Why preventive health care? I think most would agree that it makes more sense to live a lifestyle of prevention, rather than to allow disease to develop. Unfortunately, sometimes our health system overemphasizes treating sick people instead of equipping people to live well. In other words, our system often focuses more on treatment and not prevention.
Preventive care is simply care that empowers and educates people on how to engage in practices that will help them to prevent disease.
Preventive care is simply care that empowers and educates people on how to engage in practices that will help them to prevent disease. As a health practitioner, I believe that preventive care is critical for us to increase the overall health of our population, especially for men.
Instead of waiting until diseases develop, there are several major benefits to engaging in preventive health practices. Studies show that participants in preventive care programs had reduced disability days taken, lower hospitalization rates, and lower health care costs.
Preventive care can be especially beneficial for dealing with some of the health challenges men face. Here are some sobering statistics according to the Centers for Disease Control:
- 13.2% aged 18 and over are in poor to fair health
- 14.1% of men aged 18 and over are cigarette smokers.
- 40.5% of men aged 20 and over are obese
- 50.9% of men aged 20 and over have hypertension (measured high blood pressure and/or are taking antihypertensive drugs).
- Also, studies show that in 2020, the 2 leading causes of death for men were heart disease and cancer (prostate cancer for African American men).
Though not always true, for most men, many of these diseases can be prevented through better long term health management and lifestyle modification.
So, what are some practical steps that men can take to engage more fully in preventive health care? Here are a few best practices for lifestyle modification that help men live healthier and more full lives:
- Stop smoking - Research has shown that smokers have a 3-5x higher likelihood of developing cancer and heart disease. The more cigarettes smoked exponentially increases the risk of dying from heart attack or stroke and the average smoker lives 7-8 fewer years than a non-smoker. The good news is that if you stop smoking now, you have a greater chance of regaining your health. Studies have shown that 10 years after quitting, an ex smoker’s risk of dying of lung cancer is 30-50% less than for those that continue smoking.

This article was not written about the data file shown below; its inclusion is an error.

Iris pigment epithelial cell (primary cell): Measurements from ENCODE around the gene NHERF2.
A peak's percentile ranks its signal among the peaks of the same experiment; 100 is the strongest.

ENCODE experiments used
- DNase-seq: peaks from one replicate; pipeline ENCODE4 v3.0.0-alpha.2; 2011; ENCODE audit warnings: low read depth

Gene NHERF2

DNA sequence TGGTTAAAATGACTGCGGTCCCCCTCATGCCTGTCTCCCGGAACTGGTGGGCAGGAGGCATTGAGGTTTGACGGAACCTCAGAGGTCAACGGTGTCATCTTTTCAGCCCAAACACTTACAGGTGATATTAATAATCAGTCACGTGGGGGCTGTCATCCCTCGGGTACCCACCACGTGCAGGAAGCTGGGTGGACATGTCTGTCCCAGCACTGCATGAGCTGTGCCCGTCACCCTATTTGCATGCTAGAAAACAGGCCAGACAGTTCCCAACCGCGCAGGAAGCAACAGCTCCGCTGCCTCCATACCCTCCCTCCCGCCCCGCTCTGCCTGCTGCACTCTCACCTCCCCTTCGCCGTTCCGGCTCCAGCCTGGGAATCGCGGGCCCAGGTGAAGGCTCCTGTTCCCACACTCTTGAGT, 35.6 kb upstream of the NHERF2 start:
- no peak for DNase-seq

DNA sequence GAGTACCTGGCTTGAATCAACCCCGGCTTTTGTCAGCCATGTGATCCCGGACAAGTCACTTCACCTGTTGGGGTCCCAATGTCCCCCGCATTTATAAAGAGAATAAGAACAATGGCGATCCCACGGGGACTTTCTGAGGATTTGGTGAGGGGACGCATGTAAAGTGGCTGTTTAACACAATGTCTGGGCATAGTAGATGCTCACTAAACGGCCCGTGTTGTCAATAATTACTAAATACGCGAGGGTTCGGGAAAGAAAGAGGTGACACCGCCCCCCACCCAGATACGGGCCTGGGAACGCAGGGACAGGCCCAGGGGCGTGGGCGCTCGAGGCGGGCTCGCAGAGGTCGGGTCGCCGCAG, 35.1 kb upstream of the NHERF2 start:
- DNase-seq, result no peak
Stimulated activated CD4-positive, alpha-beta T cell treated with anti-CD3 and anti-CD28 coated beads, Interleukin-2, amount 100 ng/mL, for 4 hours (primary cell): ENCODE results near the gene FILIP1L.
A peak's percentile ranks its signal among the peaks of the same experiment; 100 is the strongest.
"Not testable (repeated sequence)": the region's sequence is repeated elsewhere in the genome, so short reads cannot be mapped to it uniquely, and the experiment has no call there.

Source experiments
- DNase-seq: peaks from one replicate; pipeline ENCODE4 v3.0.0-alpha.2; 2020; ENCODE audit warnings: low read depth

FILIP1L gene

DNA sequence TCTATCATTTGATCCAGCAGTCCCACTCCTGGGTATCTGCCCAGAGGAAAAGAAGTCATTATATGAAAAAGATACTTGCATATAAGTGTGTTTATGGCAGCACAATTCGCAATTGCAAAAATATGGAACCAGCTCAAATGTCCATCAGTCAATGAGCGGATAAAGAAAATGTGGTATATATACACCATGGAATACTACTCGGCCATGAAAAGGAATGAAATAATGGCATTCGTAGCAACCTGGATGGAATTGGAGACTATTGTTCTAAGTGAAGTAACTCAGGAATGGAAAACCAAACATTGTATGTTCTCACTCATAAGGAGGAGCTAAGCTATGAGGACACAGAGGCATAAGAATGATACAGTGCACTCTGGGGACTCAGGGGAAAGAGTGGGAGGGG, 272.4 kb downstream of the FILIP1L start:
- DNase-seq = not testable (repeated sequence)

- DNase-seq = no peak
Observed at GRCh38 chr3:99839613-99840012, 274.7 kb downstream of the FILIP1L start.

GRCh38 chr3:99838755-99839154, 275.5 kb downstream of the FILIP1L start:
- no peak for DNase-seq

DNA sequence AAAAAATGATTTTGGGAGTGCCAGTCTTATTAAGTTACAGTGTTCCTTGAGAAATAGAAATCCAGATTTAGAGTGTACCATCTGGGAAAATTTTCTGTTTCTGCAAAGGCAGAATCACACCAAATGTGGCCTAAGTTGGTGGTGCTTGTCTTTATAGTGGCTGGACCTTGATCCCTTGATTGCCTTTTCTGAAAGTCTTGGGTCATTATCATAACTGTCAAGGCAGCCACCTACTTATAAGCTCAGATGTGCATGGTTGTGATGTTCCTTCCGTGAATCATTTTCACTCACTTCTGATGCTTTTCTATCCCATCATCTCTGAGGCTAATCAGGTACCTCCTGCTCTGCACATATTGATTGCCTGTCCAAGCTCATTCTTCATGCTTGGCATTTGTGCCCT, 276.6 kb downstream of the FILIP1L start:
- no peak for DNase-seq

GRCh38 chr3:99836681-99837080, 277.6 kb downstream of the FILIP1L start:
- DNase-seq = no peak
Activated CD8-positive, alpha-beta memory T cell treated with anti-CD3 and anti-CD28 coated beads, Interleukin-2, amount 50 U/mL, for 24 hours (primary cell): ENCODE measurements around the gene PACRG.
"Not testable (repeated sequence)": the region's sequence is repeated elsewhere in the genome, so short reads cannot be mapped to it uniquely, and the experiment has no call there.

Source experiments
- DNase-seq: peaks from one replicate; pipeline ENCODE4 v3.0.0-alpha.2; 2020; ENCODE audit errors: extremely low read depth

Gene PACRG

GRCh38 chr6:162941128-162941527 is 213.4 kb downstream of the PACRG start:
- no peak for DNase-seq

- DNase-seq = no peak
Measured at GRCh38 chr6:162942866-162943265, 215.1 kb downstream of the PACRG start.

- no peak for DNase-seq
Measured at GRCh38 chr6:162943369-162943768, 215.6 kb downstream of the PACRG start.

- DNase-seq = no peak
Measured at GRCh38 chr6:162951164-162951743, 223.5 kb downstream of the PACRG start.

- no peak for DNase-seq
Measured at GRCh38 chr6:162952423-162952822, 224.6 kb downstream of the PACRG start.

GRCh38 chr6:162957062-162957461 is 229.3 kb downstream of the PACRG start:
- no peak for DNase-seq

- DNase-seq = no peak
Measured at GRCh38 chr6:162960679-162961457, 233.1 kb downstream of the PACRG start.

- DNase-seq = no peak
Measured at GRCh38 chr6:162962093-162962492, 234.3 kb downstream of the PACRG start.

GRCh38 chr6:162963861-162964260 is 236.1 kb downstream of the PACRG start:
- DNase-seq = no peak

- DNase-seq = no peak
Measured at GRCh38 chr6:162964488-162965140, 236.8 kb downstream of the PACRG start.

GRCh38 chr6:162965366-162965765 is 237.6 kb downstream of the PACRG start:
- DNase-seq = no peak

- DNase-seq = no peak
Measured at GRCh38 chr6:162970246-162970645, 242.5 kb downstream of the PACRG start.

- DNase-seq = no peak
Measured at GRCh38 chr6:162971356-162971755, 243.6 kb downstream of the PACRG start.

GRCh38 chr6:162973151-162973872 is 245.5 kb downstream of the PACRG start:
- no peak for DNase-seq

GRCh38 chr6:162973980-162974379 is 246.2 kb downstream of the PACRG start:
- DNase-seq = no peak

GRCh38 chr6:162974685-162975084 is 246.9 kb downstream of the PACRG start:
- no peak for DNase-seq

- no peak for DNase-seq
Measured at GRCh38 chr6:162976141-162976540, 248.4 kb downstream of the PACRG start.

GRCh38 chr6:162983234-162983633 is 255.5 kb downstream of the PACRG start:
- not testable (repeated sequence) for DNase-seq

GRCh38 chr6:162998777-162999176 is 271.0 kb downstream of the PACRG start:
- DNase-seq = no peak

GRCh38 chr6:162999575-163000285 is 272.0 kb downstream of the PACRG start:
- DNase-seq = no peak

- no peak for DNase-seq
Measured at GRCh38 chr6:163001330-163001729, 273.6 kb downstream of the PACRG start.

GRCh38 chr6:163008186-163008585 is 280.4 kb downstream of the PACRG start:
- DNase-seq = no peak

- Eat a plant based diet - I generally recommend eating a 80-20 diet, 80% plant based and 20% lean meats. Plant based diets that include whole grains, legumes, nuts, seeds, and a rainbow assortment of fruits and vegetables are protective against many of the chronic illnesses that develop as a result of the SAD (Standard American Diet). Conversely, studies suggest that high intake of red and processed meats exponentiates the risk of early death from heart disease and cancers.
- Decrease intake of dietary fats - Studies show that diets high in saturated fats, trans fats, and cholesterol is directly linked to the increased prevalence of developing heart disease and cancers. Bad fats (LDL) are certainly bad in abundance, but we still have to be careful not to eat too many good fats (HDLs) which are found in sources like avocados and wild game like venison and lamb.
- Nutritional Supplementation - This is important because of the nature of our food system today. Unsustainable farming practices and genetic modification has resulted in fruits and vegetables that are literally not as nutritious as they could be. Literally, the ground does not provide the nutrients that these plants should contain. To figure out what you need best please see your nearest Naturopathic doctor or nutritionist.
- Counseling - Listen! I have to say here as I usually do, “EVERY SANE PERSON I KNOW HAS A THERAPIST”. It does not mean you are weak or deficient. It does not mean you are broken. We have all been going through a lot with race relations, world affairs, job issues, and COVID. Please go talk to someone. It is one of the smartest things you can do for yourself, and your family.